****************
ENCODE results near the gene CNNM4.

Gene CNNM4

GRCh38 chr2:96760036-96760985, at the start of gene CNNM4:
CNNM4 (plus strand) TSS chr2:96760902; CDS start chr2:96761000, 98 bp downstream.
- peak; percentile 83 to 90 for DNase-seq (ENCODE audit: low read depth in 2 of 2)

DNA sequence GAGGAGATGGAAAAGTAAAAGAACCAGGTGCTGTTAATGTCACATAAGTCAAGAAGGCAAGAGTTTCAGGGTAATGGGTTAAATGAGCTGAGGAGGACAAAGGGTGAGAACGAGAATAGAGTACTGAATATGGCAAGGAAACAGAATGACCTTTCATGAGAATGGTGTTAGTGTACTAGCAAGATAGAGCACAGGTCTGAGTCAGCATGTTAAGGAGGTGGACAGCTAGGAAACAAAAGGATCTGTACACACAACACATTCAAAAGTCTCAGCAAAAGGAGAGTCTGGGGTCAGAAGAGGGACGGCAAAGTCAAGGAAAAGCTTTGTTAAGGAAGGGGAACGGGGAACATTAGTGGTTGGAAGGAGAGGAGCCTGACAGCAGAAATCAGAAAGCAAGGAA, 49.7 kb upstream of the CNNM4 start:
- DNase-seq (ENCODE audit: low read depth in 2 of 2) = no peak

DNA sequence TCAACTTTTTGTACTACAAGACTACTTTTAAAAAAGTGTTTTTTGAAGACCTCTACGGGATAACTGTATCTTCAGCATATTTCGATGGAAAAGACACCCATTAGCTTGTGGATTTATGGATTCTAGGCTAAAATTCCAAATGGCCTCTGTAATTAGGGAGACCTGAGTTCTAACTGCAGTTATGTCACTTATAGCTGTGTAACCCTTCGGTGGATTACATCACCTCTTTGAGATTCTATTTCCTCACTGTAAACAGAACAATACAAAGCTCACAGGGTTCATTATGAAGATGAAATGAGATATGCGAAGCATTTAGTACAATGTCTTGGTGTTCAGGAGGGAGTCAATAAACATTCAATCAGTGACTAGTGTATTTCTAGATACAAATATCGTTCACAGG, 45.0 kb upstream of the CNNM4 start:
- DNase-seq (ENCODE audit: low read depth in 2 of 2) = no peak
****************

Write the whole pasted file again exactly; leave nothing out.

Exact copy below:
ENCODE results near the gene CNNM4.

Gene CNNM4

GRCh38 chr2:96760036-96760985, at the start of gene CNNM4:
CNNM4 (plus strand) TSS chr2:96760902; CDS start chr2:96761000, 98 bp downstream.
- peak; percentile 83 to 90 for DNase-seq (ENCODE audit: low read depth in 2 of 2)

DNA sequence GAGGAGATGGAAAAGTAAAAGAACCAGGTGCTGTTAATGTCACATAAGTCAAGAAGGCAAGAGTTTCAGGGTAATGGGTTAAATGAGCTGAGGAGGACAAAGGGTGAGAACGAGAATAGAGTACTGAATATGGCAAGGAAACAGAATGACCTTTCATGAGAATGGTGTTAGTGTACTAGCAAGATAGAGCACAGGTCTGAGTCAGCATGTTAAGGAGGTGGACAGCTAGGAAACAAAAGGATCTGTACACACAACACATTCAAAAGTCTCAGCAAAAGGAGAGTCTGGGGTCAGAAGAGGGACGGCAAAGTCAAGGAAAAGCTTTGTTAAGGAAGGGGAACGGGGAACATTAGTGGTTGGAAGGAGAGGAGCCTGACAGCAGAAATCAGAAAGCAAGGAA, 49.7 kb upstream of the CNNM4 start:
- DNase-seq (ENCODE audit: low read depth in 2 of 2) = no peak

DNA sequence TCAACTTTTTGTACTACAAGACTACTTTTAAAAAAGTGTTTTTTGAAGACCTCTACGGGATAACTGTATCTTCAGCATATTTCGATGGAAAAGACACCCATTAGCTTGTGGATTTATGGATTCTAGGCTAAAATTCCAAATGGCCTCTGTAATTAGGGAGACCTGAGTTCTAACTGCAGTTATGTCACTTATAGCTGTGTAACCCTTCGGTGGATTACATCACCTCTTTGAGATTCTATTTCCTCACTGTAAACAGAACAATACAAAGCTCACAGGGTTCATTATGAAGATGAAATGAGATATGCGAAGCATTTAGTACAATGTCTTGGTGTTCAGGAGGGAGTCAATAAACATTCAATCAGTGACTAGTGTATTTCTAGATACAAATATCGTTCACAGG, 45.0 kb upstream of the CNNM4 start:
- DNase-seq (ENCODE audit: low read depth in 2 of 2) = no peak